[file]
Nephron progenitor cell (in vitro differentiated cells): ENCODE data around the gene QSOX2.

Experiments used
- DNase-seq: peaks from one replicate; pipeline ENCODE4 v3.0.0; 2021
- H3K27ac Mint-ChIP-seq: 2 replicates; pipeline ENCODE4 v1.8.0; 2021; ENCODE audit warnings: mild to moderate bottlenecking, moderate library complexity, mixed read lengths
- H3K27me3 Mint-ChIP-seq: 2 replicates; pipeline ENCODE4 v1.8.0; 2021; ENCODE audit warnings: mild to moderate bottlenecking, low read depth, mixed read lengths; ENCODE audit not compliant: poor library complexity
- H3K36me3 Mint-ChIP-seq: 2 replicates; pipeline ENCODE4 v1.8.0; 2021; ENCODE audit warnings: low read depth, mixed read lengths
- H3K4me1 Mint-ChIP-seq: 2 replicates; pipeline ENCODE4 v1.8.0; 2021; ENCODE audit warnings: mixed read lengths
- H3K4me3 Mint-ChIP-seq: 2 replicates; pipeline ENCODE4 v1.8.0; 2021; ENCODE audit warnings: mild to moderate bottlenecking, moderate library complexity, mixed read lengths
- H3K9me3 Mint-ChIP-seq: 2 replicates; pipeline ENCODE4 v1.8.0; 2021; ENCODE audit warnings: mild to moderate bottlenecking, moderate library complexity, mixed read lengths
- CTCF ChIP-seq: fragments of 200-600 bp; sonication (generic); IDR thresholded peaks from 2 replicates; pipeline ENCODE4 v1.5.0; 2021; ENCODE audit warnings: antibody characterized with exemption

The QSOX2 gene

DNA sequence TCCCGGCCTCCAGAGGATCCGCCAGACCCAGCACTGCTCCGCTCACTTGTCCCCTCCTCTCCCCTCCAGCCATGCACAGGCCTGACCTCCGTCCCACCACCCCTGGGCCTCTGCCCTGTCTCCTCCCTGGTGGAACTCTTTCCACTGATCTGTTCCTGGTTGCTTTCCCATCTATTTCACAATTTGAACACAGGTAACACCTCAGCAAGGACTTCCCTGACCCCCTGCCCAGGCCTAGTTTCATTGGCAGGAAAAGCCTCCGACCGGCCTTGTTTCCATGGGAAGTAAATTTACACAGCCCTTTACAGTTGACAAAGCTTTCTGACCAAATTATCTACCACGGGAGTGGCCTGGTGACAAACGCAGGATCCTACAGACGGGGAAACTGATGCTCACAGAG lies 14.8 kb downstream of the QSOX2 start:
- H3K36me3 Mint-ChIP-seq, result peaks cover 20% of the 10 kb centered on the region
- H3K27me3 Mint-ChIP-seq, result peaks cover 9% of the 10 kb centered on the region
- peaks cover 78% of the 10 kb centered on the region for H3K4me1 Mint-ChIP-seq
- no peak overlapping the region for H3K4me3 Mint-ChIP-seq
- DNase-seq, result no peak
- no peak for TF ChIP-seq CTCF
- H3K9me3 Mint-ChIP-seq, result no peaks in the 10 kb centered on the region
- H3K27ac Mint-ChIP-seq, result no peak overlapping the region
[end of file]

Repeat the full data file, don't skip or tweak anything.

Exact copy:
Nephron progenitor cell (in vitro differentiated cells): ENCODE data around the gene QSOX2.

Experiments used
- DNase-seq: peaks from one replicate; pipeline ENCODE4 v3.0.0; 2021
- H3K27ac Mint-ChIP-seq: 2 replicates; pipeline ENCODE4 v1.8.0; 2021; ENCODE audit warnings: mild to moderate bottlenecking, moderate library complexity, mixed read lengths
- H3K27me3 Mint-ChIP-seq: 2 replicates; pipeline ENCODE4 v1.8.0; 2021; ENCODE audit warnings: mild to moderate bottlenecking, low read depth, mixed read lengths; ENCODE audit not compliant: poor library complexity
- H3K36me3 Mint-ChIP-seq: 2 replicates; pipeline ENCODE4 v1.8.0; 2021; ENCODE audit warnings: low read depth, mixed read lengths
- H3K4me1 Mint-ChIP-seq: 2 replicates; pipeline ENCODE4 v1.8.0; 2021; ENCODE audit warnings: mixed read lengths
- H3K4me3 Mint-ChIP-seq: 2 replicates; pipeline ENCODE4 v1.8.0; 2021; ENCODE audit warnings: mild to moderate bottlenecking, moderate library complexity, mixed read lengths
- H3K9me3 Mint-ChIP-seq: 2 replicates; pipeline ENCODE4 v1.8.0; 2021; ENCODE audit warnings: mild to moderate bottlenecking, moderate library complexity, mixed read lengths
- CTCF ChIP-seq: fragments of 200-600 bp; sonication (generic); IDR thresholded peaks from 2 replicates; pipeline ENCODE4 v1.5.0; 2021; ENCODE audit warnings: antibody characterized with exemption

The QSOX2 gene

DNA sequence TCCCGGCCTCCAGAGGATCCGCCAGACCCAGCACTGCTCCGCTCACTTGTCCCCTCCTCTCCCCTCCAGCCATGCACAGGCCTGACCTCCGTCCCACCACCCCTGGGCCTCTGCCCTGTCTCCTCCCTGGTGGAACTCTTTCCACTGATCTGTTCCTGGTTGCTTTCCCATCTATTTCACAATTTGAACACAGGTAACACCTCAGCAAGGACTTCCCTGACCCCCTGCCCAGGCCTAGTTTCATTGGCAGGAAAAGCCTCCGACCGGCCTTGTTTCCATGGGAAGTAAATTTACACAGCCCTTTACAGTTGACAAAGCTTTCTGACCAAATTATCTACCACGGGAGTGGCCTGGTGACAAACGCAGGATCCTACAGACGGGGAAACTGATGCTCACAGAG lies 14.8 kb downstream of the QSOX2 start:
- H3K36me3 Mint-ChIP-seq, result peaks cover 20% of the 10 kb centered on the region
- H3K27me3 Mint-ChIP-seq, result peaks cover 9% of the 10 kb centered on the region
- peaks cover 78% of the 10 kb centered on the region for H3K4me1 Mint-ChIP-seq
- no peak overlapping the region for H3K4me3 Mint-ChIP-seq
- DNase-seq, result no peak
- no peak for TF ChIP-seq CTCF
- H3K9me3 Mint-ChIP-seq, result no peaks in the 10 kb centered on the region
- H3K27ac Mint-ChIP-seq, result no peak overlapping the region